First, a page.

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Discover Ukraine. Svirzh Castle

Discover Ukraine. Svirzh Castle

Those, who were born in USSR, may recognize this known and unknown castle as Béthune Abbey. How is that possible?


In the soviet screening of the famous novel “Three Musketeers” by Alexandre Dumas here were filmed scenes related to the monastery. Thus, wide audience saw it lots of times, but fairly know what and where is it.


That's why the castle isn't very popular as a tourist attraction, but it is worth to tell about I think. Besides, it has a picturesque location.




I visited this place 2 years ago, it was actually close, but the guard was so kind to let me and my husband in for a short while. Today it is finally opened for visitors, from Thursday to Sunday. You can find most timely info on their Website, it has English version.

Svirzh Castle is situated in 43 km from city of Lviv. You can get here by bus or by car.


Svirzh is a name of a small river, and it was inherited by a village and a castle. First, it was a fortress, construction of which begun in 1453.

Fortress had the perfect vantage point. Located on the top of high hill over a pond surrounded with swamps. By the way, gateways that block a river to form a pond, were constructed back in the XVI century. Now this place is very fond of fishing.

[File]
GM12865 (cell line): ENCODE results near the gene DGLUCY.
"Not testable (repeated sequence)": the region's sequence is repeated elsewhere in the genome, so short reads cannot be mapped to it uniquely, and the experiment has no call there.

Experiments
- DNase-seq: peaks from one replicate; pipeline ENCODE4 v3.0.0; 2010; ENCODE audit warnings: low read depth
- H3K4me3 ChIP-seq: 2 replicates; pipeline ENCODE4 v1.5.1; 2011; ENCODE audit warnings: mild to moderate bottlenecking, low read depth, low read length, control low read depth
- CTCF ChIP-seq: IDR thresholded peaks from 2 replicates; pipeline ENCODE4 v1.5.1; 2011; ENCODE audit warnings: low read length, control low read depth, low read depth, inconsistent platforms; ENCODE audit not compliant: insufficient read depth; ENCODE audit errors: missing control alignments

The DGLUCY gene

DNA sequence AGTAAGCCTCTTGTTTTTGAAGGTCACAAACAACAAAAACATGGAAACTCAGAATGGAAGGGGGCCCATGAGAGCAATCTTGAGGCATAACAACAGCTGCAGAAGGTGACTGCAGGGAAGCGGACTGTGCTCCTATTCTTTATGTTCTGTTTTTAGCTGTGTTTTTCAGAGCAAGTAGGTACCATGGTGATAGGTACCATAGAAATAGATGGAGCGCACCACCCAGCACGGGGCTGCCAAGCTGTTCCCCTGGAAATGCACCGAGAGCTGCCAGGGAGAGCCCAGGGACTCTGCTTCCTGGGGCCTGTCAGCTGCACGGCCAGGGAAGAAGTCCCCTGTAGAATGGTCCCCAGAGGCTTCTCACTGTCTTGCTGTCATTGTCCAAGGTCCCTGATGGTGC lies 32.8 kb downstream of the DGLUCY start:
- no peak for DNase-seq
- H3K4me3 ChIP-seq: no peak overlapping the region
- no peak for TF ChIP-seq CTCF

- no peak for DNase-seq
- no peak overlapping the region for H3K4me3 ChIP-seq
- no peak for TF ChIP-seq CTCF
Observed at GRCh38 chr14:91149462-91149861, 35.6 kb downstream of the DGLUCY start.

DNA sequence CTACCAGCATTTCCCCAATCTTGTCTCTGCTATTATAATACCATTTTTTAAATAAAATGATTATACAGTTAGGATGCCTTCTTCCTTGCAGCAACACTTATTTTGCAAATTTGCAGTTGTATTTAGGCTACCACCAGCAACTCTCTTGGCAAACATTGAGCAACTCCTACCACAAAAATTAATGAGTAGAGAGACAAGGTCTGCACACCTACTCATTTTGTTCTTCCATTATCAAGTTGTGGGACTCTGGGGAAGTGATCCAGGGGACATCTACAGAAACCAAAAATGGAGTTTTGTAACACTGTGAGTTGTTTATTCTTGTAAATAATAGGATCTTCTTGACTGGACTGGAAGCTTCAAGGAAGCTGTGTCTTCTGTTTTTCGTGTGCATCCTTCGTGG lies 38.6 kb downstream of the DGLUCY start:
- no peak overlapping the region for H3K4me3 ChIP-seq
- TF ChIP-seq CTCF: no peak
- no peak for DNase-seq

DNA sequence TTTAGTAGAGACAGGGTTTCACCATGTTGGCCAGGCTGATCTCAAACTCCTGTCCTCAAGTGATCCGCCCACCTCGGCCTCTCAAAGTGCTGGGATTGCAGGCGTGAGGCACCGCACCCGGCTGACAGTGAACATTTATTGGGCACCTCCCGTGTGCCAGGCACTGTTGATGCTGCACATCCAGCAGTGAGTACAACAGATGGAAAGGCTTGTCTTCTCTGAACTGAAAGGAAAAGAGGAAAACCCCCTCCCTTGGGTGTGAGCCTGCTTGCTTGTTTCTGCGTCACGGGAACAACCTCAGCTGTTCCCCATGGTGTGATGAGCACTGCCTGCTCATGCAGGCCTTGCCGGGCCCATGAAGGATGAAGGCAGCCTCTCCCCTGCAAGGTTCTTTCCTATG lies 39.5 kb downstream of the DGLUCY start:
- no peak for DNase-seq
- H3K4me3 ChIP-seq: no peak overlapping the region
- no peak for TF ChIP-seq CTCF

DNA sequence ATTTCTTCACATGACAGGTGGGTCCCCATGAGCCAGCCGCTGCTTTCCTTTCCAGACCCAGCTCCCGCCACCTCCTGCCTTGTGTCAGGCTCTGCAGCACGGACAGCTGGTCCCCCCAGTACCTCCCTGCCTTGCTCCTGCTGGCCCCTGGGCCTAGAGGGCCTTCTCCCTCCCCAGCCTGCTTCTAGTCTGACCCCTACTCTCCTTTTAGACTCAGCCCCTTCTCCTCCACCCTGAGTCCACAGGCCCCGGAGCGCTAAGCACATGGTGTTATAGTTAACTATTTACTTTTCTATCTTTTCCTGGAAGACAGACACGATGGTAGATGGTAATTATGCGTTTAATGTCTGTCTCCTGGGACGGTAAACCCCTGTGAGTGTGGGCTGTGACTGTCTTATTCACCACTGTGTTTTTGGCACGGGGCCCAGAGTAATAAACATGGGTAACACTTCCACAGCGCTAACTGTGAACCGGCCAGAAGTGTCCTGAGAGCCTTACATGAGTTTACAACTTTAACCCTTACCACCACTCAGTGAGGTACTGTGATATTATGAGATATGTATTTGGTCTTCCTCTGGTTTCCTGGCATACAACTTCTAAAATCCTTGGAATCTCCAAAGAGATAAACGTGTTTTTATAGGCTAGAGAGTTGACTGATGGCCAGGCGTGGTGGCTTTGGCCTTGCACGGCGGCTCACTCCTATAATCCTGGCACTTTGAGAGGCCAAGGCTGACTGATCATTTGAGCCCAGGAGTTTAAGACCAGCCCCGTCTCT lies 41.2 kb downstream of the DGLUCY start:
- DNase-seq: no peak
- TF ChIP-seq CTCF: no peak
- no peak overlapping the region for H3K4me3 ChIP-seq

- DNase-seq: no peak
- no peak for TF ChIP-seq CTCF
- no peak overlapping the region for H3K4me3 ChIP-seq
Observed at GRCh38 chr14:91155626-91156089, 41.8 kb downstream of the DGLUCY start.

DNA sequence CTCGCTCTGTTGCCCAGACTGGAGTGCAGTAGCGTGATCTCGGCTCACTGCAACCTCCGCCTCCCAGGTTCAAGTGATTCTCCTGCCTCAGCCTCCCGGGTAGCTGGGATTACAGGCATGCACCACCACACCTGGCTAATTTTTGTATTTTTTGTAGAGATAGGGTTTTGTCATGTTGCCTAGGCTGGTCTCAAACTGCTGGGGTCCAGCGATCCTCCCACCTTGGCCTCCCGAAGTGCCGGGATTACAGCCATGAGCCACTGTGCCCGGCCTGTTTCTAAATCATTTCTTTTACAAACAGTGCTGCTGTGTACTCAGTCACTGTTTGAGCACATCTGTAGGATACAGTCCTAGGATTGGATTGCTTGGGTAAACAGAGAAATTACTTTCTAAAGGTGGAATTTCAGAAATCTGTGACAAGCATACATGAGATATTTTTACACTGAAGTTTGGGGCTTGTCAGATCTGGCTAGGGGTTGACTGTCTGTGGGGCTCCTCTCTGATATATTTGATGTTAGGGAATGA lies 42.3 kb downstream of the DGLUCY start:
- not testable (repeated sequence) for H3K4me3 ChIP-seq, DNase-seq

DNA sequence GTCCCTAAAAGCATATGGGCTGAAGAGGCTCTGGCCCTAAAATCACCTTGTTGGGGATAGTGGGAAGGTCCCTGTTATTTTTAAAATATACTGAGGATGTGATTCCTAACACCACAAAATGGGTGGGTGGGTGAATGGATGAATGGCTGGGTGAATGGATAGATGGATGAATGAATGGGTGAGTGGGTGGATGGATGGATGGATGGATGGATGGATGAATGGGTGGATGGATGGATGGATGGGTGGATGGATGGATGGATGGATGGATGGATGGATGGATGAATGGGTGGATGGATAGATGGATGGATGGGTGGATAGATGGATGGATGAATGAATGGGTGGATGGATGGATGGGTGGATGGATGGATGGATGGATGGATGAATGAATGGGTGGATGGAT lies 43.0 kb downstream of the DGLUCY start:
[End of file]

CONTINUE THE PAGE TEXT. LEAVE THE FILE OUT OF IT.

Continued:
A deep ditch stretches along the central wall, and a drawbridge leads to the main gate.

Despite of all these advantages, the citadel was seized and burned many times during wars.


During period of peace the fortress transformed into a castle with beautiful walls in the Renaissance style, surrounded with an awesome park with exotic trees and birds.

There was an interesting period of time when the owner of the castle was Robert Lamesan de Salins, French aristocrat who moved here escaping from the revolution, and married Irena Woliansky. Probably, the castle reminded him of his homeland, and he did very much to renew the beauty of the castle and the park. It was the period of greatest prosperity.

Just try to imagine how it may look like!





From the XVII century the estate changed his owners often. No one knows for sure whose bloodline this Griffon belongs to...


Shortly after the WW II, the hidden door to the barn was accidentally found. There was no treasure behind them, just utensils and furniture, belongings of the last owner of the castle. All the "treasures" were disassembled by their villagers.


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Nice to see that the castle survived its harsh times and survived. I want to believe that the restoration awaits it, and we will still see his former greatness.


Thank you for your time! I hope you enjoyed it!

Unless stated otherwise all photos used in my posts are taken and owned by myself, if you wish to use any of my images please contact me.

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